Haplotype frequencies of APO genes and the association with ischemic stroke risk in cases and control (adjusted for gender and age)

DISCUSSION

In the current study, we evaluated the association between fourteen SNPs in three APO genes and ischemic stroke risk in the Chinese Han population. We found the minor allele “A” of rs693 was associated with an increased ischemic stroke risk. The minor allele “C” of rs651821 and “G” of rs662799 have a protective role for ischemic stroke.

The SNP rs693 at chromosome 2p24.1 was located in the exon region of APOB gene. The minor allele “A” of rs693 in codon 3611 resulted in amino acid substitution of glutamine to arginine, which could further changed the LDL-receptor binding affinity [11]. Previous studies demonstrated rs693 have a closely correlation with cholesterol and LDL-cholesterol levels [1215]. Our study demonstrated rs693 was associated with ischemic stroke risk in a Chinese Han population, the detailed mechanism of how the SNP affected the progressing of ischemic stroke deserved further investigation.

The SNP rs651821 and rs662799 at chromosome 11q23.3 was located in the 5′ UTR and promoter region of APOA5 gene respectively. As demonstrated by previous studies, the elevated triglyceride level may be an independent risk factor for ischemic stroke [16]. Human and animal data consistently show that the newly identified APOA5 gene may play an important role in the development of ischemic stroke and triglyceride metabolism [17, 18]. APOA5-1131T/C (rs662799), as one polymorphism site of APOA5, has been widely studied in ischemic stroke susceptibility. However, inconclusive results have been obtained. Some studies supported the conclusion that risk for ischemic stroke was associated with the polymorphism, whereas other studies drew converse conclusions [1722]. Our study supported rs662799 was associated with ischemic stroke risk in a Chinese Han population, further meta-analysis will be need to confirm the results.

The haplotype analysis suggested that the combination of certain SNPs could increase or decrease the risk of ischemic stroke since the change of a certain SNP may affect the change of another SNP thus generating a joint effect in the progressing of ischemic stroke. The detailed mechanism of this phenomenon deserved further investigation.

Our study had several intrinsic limitations. For example, ischemic stroke is a very complicated process, and environment factors such as eating and exercise habits are important risk factors for ischemic stroke. Because our study had a relatively small sample size, and it did not incorporate data regarding eating and exercise habits, we could not explore the interactions between genetic polymorphisms and environmental factors in ischemic stroke. Therefore, the relationship between APOs polymorphisms and environment factors in ischemic stroke must be evaluated in future studies.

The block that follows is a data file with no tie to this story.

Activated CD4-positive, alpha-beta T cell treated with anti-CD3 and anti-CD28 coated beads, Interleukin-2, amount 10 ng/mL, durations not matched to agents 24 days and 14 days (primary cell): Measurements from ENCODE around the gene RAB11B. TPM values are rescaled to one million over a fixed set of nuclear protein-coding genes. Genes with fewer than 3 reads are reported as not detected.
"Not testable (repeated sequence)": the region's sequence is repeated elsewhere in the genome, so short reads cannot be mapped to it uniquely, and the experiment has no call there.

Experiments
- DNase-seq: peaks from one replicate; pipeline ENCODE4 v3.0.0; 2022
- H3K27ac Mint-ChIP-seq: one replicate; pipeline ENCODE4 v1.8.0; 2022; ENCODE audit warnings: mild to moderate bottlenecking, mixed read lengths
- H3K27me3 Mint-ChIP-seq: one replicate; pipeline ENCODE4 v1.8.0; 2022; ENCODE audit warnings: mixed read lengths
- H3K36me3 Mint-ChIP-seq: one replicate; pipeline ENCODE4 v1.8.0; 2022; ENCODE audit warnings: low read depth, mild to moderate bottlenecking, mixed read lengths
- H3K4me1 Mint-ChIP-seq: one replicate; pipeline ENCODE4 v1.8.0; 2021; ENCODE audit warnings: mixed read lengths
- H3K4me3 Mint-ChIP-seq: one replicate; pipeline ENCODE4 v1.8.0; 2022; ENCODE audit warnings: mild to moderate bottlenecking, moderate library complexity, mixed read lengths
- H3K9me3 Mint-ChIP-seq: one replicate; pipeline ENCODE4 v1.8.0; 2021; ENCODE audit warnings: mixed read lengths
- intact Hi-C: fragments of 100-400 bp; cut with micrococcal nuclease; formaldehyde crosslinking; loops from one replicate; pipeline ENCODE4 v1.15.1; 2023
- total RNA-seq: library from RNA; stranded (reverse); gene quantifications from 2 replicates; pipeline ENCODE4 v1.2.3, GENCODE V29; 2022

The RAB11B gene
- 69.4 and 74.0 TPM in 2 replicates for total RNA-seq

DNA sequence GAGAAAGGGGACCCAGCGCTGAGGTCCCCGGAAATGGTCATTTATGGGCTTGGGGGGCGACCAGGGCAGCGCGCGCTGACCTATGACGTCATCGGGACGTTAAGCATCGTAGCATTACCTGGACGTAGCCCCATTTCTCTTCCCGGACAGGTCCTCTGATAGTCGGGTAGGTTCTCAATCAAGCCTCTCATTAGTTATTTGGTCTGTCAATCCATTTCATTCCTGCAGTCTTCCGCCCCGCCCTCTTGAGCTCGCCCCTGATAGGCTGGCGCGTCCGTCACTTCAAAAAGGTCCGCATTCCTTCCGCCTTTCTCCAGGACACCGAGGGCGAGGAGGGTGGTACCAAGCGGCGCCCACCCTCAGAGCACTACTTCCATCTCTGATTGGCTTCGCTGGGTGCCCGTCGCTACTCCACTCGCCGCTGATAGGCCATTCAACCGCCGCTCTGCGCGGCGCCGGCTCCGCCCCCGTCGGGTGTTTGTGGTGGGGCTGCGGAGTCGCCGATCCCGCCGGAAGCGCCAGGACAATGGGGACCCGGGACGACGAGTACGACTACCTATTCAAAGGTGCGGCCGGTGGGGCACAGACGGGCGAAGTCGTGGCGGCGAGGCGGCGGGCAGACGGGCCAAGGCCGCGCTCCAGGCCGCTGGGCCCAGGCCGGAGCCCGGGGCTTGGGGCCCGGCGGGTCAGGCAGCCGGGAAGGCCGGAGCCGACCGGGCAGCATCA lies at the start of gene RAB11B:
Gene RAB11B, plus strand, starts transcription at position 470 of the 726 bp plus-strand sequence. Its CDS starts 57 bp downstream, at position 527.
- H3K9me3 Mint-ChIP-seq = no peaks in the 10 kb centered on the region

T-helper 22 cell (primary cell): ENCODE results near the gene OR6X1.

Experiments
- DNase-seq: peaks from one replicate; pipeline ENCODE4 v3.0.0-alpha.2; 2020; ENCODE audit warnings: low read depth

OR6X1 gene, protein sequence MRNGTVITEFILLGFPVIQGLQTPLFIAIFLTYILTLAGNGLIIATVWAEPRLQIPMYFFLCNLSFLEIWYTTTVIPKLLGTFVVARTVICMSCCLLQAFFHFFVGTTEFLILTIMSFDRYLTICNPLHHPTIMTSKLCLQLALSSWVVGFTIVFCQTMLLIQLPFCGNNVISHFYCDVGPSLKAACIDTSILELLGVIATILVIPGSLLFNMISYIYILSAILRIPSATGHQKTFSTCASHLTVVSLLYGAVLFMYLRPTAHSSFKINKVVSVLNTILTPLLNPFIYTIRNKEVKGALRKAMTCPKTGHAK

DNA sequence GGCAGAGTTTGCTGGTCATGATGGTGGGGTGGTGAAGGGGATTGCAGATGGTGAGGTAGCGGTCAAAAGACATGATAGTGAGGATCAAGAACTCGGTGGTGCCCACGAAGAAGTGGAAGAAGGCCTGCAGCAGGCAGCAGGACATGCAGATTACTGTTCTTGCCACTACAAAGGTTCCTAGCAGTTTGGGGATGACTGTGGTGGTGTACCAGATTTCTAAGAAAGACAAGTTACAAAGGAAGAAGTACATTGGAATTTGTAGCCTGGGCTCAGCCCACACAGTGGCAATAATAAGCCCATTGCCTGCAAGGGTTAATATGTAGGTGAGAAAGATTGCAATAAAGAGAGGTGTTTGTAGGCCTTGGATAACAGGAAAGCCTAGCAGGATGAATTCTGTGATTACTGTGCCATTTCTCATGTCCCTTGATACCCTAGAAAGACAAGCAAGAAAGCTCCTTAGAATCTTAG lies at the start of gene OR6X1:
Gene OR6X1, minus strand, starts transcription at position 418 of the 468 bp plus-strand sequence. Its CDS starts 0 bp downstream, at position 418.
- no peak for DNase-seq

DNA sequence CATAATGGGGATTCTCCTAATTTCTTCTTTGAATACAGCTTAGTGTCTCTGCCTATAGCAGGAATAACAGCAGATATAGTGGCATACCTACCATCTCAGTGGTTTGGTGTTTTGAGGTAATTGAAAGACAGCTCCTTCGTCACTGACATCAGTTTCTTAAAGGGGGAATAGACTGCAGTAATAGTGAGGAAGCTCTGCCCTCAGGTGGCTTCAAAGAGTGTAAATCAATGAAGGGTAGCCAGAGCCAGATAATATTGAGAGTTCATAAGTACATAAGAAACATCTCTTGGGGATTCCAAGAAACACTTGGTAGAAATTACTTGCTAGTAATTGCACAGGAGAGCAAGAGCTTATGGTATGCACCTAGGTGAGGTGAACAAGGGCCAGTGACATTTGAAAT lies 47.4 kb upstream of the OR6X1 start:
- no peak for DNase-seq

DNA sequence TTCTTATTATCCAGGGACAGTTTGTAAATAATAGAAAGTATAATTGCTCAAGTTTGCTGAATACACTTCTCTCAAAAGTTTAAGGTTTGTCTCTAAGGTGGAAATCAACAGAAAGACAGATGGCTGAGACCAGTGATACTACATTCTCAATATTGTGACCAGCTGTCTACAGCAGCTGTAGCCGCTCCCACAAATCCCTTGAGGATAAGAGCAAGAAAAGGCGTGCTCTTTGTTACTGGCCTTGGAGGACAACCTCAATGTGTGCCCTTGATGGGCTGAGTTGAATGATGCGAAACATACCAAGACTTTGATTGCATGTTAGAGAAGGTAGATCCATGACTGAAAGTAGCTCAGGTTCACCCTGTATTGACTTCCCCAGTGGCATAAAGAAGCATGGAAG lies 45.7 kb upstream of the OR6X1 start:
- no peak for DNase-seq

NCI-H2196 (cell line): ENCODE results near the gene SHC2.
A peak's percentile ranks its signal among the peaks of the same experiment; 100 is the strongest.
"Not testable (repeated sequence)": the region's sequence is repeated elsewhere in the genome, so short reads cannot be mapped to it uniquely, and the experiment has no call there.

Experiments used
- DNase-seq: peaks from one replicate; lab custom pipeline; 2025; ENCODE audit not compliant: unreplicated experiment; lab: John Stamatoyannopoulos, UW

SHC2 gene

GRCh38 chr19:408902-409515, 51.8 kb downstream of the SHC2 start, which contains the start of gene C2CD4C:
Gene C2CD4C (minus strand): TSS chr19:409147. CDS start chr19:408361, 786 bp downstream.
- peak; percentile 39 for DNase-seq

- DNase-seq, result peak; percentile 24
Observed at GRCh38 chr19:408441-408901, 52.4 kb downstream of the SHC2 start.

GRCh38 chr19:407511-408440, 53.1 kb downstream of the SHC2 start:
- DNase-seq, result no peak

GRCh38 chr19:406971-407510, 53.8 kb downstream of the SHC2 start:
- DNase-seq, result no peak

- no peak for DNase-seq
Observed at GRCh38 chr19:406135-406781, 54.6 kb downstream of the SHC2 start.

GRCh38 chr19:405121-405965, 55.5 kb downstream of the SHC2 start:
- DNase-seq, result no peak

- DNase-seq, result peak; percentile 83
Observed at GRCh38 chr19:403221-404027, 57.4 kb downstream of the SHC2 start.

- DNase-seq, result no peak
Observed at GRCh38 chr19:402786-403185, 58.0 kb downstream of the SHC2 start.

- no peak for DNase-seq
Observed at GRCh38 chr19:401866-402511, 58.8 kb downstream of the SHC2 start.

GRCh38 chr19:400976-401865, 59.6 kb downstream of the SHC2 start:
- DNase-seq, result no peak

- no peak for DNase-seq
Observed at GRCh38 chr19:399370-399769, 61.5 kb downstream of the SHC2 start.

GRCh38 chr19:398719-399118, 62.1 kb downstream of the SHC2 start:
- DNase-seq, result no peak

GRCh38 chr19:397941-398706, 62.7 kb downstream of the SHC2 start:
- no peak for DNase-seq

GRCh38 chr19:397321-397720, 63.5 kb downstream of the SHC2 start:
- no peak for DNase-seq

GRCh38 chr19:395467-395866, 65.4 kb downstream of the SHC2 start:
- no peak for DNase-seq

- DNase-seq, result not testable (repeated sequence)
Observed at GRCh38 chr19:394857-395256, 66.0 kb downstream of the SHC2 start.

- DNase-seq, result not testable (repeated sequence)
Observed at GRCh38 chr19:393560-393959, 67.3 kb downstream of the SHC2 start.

In sum, our present study provided evidence that three SNPs rs693, rs651821 and rs662799 were associated with ischemic stroke risk in a Chinese Han population, which could be used in clinical diagnosis of ischemic stroke. Further investigations are deserved to discover more susceptible loci to other cardiovascular diseases, and to clarify the molecular mechanism of ischemic stroke.

MATERIALS AND METHODS

Study subjects

All the participants in this study were Han Chinese lived in Hainan Province. A total of 488 patients who diagnosed with ischemic stroke were recruited from the Haikou People's Hospital between January 2013 and February 2016. They were all newly diagnosed to be ischemic stroke patients according to the International Classification of Disease (9th revision, codes 430 to 438) on the basis of history, clinical symptoms, physical examination, and cranial computed tomography or magnetic resonance imaging. Patients with hemorrhagic stroke, subarachnoid hemorrhage, transient ischemic attack, traumatic brain injuries, infectious diseases, and tumors were excluded in this study.